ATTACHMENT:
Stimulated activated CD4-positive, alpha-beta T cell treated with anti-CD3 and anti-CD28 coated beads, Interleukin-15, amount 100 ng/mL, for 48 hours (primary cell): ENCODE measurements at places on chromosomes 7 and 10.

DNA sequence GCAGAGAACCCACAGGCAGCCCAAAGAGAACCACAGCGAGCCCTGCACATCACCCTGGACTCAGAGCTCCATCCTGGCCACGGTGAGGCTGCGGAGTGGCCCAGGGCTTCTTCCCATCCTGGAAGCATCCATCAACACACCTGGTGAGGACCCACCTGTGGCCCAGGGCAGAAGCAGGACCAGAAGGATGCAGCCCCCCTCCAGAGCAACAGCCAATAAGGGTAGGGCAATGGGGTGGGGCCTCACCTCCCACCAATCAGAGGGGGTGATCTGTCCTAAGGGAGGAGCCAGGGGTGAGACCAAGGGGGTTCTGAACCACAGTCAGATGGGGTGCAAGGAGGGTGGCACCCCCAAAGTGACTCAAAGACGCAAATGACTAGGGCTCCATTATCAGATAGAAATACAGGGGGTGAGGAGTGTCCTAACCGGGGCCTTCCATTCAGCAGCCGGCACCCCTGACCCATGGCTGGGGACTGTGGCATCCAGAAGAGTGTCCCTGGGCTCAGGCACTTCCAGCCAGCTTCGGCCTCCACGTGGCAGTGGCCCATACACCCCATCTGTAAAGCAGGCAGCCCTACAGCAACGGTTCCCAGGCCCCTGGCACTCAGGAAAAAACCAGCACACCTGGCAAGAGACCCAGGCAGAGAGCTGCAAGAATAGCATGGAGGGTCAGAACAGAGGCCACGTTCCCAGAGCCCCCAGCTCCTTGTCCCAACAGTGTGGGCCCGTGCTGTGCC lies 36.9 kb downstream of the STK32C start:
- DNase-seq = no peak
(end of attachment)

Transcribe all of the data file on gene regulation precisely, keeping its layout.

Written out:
Stimulated activated CD4-positive, alpha-beta T cell treated with anti-CD3 and anti-CD28 coated beads, Interleukin-15, amount 100 ng/mL, for 48 hours (primary cell): ENCODE measurements at places on chromosomes 7 and 10.

DNA sequence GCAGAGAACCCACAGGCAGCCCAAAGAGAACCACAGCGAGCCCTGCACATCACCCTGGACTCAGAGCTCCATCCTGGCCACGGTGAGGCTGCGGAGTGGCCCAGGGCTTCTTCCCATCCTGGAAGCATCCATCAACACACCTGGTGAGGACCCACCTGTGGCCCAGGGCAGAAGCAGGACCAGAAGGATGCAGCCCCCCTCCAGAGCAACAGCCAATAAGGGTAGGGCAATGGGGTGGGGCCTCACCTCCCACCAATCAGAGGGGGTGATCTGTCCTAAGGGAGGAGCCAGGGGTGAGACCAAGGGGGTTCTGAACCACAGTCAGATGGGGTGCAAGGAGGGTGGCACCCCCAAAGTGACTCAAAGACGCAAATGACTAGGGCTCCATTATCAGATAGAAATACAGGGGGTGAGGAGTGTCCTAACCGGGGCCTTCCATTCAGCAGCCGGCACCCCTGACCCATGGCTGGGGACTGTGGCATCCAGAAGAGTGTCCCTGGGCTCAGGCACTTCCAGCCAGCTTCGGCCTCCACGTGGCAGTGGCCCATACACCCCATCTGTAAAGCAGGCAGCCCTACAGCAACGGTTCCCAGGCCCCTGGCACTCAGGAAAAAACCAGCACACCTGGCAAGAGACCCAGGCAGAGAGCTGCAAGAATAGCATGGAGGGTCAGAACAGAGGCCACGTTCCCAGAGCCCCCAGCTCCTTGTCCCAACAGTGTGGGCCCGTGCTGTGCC lies 36.9 kb downstream of the STK32C start:
- DNase-seq = no peak